Ruth and David Morse were a little nervous about embarking on a major renovation, but seeing a friend successfully refurbish a home inspired them to take the plunge.
They also knew that they had to do something about their unit on Auckland's North Shore.
"With the children getting bigger we knew we needed more space," says Ruth, "and the unit certainly needed upgrading."
The couple had bought the home after Ruth, a Kiwi, and British-born David moved from London to Auckland.
While they were renting in Devonport, a friend told them her grandparents were selling their unit. Once they took a look at it, the couple were hooked.
"(The site) had everything we wanted. It was only a few minutes' walk to Narrow Neck Beach, in a cul-de-sac, and the clincher was the giant pohutukawa at the gate."
While the location and site were good, the solidly built brick and tile unit was tired. After the family moved in, baby Charlie, now 6, was born. During the following year Ruth was at home with him and his older sister Holly, now 9, and in that time she collected renovation ideas in a scrapbook and watched how the sun moved around the property.
Ruth gave her scrapbook to an architect, who came back with concept drawings that wowed the couple.
"He came up with a plan to bowl the living half of the unit and replace it with a two-storey 'box' on the same foundations," says Ruth.
"This meant not only were we able to reuse the existing rimu floors, but we ended up with a lot of extra space."
Ruth and David knew that going up a floor would be more expensive than building on the same level but because the unit was on a cross-lease title, they couldn't greatly extend the footprint anyway.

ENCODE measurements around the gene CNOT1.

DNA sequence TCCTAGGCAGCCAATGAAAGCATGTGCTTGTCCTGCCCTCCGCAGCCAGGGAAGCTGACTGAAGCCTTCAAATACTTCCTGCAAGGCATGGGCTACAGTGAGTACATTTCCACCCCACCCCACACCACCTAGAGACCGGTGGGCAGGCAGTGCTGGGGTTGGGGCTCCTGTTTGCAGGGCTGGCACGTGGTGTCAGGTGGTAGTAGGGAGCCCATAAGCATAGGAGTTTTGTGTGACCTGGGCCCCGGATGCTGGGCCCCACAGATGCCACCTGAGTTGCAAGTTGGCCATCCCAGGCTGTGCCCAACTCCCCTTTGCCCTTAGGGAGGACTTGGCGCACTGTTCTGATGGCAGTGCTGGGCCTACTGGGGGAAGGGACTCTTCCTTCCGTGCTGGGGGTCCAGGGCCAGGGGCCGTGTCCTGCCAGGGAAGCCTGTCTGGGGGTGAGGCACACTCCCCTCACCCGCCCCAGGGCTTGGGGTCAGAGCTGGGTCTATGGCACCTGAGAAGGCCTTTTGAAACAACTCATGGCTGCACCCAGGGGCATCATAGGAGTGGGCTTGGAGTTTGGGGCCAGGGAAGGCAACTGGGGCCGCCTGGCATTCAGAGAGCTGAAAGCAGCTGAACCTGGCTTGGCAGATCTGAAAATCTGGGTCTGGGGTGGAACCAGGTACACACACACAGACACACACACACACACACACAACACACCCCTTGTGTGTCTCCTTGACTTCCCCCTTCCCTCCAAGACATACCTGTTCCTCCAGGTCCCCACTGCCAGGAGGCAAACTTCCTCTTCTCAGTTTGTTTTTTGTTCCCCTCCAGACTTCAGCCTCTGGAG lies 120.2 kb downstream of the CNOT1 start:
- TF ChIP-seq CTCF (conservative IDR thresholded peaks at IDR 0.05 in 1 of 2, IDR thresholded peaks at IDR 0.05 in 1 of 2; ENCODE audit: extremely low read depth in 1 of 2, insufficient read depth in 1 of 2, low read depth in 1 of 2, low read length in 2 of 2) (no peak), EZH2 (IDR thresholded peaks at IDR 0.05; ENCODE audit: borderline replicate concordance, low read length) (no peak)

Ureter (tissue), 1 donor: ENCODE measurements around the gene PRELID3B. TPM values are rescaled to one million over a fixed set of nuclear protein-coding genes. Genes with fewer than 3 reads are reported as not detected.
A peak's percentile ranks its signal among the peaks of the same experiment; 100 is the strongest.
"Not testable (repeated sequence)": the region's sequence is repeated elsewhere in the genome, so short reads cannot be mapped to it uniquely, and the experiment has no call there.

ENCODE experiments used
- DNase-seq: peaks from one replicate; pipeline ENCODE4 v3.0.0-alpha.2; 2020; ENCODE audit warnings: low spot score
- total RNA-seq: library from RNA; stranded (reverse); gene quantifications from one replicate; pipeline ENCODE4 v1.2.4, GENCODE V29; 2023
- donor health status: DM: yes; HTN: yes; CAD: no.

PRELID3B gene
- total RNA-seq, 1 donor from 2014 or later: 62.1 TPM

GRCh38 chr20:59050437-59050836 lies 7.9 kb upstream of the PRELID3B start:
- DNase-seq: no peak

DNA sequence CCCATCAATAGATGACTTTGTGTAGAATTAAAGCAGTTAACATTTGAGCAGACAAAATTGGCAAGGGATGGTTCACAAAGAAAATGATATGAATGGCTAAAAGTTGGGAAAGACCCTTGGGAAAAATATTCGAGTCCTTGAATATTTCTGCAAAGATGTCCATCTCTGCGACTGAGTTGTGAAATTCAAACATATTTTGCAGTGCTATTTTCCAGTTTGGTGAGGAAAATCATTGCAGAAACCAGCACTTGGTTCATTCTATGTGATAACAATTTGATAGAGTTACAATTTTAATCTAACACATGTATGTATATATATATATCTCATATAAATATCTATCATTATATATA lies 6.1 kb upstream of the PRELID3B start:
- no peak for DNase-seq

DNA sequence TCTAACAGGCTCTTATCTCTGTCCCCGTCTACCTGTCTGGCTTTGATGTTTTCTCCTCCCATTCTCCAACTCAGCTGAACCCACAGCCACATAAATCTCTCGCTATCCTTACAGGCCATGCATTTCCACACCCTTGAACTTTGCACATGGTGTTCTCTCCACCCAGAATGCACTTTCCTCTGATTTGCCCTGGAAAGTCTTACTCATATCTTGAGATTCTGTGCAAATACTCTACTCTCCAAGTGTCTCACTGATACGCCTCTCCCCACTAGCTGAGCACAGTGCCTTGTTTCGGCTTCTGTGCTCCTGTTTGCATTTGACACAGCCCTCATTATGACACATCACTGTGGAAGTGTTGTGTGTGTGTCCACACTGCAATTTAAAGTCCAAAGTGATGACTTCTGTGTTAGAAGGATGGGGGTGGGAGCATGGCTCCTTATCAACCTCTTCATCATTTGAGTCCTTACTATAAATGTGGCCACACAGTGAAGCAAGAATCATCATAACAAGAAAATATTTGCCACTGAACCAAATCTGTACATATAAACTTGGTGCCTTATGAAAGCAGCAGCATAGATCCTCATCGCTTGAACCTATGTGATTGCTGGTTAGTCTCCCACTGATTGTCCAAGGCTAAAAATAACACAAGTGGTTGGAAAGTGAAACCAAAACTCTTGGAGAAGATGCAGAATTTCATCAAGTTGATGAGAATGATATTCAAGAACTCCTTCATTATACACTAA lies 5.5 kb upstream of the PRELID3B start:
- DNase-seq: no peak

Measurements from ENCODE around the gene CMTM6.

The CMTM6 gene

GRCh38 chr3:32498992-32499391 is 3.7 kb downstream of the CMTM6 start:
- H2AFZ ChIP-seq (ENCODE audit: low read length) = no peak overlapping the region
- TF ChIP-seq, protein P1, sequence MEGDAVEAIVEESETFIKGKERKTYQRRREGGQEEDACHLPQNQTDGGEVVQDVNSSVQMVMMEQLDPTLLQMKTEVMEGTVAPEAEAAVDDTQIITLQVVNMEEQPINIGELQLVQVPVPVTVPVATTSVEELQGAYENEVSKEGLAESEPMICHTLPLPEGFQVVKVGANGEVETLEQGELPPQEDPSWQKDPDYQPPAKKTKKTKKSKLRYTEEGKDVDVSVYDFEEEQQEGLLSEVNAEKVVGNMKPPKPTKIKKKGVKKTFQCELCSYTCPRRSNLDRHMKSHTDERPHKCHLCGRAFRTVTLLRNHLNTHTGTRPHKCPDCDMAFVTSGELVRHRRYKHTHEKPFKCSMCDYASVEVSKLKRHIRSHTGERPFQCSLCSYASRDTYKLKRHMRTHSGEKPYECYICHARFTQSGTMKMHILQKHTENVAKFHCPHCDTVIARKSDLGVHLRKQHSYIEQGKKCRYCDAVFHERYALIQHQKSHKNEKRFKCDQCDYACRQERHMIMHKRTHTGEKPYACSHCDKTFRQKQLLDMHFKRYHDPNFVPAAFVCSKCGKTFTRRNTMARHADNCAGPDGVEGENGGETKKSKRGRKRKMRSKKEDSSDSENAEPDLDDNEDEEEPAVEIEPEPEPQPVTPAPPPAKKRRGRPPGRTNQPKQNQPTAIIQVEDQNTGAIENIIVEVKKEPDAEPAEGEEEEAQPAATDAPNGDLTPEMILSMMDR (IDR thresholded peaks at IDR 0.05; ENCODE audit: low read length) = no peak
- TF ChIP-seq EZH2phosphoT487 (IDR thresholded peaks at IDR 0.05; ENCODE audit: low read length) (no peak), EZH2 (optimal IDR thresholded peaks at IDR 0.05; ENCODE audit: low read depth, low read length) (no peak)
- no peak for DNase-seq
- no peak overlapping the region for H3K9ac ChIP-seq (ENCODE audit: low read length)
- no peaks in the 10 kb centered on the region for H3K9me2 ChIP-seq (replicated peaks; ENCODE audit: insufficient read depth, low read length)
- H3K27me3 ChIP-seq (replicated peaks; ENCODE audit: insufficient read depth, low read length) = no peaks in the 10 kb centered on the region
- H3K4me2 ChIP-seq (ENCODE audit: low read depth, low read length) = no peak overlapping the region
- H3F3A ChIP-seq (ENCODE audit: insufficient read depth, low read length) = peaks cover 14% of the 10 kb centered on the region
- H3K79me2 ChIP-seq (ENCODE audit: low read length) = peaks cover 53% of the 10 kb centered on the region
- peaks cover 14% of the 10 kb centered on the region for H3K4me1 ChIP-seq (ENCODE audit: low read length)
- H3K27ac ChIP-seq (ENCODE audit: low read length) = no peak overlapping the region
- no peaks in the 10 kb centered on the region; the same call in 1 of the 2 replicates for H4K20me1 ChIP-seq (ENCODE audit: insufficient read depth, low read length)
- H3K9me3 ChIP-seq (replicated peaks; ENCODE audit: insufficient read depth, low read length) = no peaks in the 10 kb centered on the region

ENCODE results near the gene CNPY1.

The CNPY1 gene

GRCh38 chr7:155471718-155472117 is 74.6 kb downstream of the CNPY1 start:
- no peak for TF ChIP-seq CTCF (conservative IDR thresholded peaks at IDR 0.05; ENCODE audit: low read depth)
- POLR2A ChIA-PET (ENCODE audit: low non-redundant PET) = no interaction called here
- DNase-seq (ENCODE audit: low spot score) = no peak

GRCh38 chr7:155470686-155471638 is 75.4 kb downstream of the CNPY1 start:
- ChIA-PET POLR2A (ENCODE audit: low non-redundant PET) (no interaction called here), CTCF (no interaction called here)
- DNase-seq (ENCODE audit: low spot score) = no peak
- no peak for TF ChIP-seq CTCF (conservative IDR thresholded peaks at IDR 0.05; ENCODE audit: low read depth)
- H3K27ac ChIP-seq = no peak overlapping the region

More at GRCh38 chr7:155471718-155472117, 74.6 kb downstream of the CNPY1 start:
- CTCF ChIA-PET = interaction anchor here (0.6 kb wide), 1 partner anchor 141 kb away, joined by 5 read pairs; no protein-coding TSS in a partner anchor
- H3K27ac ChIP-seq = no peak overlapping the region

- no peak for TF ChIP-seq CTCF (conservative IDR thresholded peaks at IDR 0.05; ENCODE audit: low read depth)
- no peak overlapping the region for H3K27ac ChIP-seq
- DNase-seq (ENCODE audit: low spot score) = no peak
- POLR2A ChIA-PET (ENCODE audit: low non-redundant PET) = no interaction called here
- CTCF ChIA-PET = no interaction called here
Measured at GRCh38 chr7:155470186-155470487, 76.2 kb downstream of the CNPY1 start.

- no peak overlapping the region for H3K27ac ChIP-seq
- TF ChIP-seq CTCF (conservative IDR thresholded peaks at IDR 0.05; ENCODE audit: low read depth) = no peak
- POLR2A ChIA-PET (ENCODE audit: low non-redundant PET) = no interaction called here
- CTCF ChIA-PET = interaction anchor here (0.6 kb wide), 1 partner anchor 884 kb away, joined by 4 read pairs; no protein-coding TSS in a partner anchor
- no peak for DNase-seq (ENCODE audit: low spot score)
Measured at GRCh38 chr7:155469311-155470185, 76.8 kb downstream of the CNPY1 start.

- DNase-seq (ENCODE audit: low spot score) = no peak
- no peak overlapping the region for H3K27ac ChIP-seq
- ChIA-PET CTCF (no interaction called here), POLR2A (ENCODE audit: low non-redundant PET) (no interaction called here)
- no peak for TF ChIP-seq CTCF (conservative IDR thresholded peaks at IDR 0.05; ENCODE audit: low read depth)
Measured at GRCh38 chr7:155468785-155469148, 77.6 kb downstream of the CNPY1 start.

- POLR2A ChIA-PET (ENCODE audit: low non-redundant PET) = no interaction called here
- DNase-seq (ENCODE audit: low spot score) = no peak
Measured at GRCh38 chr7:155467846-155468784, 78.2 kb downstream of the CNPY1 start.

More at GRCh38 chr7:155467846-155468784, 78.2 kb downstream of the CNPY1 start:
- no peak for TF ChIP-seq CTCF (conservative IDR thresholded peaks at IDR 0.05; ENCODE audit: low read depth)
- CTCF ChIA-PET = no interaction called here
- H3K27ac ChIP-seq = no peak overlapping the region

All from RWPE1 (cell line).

Adding another level meant they could create more floor area with only a tiny extension of the footprint to allow for a double-height entrance lobby and a connection to the service yard at the rear.
For Ruth and David, a sunny corner on the top floor of the house is the bonus of the build.
Although mostly used as a second living area, its sea views are a major plus and its concealed double sliding doors turn it into a spare bedroom. When the doors are open, sunlight from here and from the atrium at the front of the house ensure the home's interior is flooded with light.
"A lot of what makes the house special is down to (the architect's) cleverness," says Ruth. "Instead of all being on top of each other, we have space to spread out."
Big picture: Making a scrapbook of ideas was invaluable for Ruth. "It contained pictures of things I liked and things I didn't like. I just handed the whole thing to (the architect) when he started work on our job."
Expert input: Ruth is glad they brought an architect on board, as he helped with the placement of windows and walls for privacy and light and with smaller details, such as recessing the television in the lounge and designing the bulkhead storage in the master bedroom.
Chalk face: A black chalkboard wall in the kitchen provides a contrast to the white kitchen as well as serving as a canvas for ever-changing artworks.